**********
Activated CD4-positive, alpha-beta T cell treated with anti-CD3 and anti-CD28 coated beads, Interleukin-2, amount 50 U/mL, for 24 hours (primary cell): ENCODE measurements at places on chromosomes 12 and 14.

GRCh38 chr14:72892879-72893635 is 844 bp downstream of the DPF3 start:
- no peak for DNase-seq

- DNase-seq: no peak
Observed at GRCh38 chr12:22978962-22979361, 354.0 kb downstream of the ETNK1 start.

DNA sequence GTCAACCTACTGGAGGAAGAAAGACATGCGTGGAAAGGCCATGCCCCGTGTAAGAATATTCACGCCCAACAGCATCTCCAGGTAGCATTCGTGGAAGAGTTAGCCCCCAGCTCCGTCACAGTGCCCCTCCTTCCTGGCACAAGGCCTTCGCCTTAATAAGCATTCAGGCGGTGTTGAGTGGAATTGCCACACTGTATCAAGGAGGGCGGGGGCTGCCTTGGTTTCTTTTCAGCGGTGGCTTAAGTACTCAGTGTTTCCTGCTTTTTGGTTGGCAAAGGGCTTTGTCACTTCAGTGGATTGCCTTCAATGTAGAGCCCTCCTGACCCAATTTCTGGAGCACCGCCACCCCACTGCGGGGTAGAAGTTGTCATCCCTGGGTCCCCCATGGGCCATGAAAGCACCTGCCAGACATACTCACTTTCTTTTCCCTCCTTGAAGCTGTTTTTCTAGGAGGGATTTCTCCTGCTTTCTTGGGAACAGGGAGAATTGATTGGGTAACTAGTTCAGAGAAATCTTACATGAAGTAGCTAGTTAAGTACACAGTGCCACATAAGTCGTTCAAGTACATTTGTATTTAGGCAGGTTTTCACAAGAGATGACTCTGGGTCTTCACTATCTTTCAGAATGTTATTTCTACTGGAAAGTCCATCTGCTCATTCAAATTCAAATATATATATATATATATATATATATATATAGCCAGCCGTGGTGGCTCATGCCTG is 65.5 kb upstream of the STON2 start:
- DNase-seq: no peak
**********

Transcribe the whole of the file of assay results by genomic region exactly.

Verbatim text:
Activated CD4-positive, alpha-beta T cell treated with anti-CD3 and anti-CD28 coated beads, Interleukin-2, amount 50 U/mL, for 24 hours (primary cell): ENCODE measurements at places on chromosomes 12 and 14.

GRCh38 chr14:72892879-72893635 is 844 bp downstream of the DPF3 start:
- no peak for DNase-seq

- DNase-seq: no peak
Observed at GRCh38 chr12:22978962-22979361, 354.0 kb downstream of the ETNK1 start.

DNA sequence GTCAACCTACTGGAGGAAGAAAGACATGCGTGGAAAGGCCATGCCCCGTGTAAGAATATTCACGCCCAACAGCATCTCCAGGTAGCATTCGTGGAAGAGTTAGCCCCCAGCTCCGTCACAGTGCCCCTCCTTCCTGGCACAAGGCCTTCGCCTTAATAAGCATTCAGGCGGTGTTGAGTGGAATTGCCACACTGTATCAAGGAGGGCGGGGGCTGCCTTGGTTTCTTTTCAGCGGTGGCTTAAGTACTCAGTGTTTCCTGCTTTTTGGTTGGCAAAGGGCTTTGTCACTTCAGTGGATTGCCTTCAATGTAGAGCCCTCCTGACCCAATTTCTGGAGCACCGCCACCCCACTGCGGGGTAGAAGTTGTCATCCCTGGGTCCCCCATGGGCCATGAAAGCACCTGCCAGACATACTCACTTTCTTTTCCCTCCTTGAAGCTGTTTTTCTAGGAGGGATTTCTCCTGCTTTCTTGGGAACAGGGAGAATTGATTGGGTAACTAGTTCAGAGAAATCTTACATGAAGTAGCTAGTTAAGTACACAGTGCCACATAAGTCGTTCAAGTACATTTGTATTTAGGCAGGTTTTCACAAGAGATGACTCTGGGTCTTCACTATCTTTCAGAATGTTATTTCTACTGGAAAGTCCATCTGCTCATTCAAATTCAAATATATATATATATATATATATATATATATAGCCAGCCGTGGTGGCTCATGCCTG is 65.5 kb upstream of the STON2 start:
- DNase-seq: no peak